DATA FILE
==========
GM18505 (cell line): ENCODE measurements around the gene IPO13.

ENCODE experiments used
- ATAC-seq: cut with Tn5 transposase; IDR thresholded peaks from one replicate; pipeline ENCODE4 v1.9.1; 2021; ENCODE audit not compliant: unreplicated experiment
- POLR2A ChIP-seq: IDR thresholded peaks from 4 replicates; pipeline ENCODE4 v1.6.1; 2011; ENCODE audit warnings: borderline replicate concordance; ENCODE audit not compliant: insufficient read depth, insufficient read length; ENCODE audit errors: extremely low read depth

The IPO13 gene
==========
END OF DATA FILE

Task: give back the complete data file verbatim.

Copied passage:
GM18505 (cell line): ENCODE measurements around the gene IPO13.

ENCODE experiments used
- ATAC-seq: cut with Tn5 transposase; IDR thresholded peaks from one replicate; pipeline ENCODE4 v1.9.1; 2021; ENCODE audit not compliant: unreplicated experiment
- POLR2A ChIP-seq: IDR thresholded peaks from 4 replicates; pipeline ENCODE4 v1.6.1; 2011; ENCODE audit warnings: borderline replicate concordance; ENCODE audit not compliant: insufficient read depth, insufficient read length; ENCODE audit errors: extremely low read depth

The IPO13 gene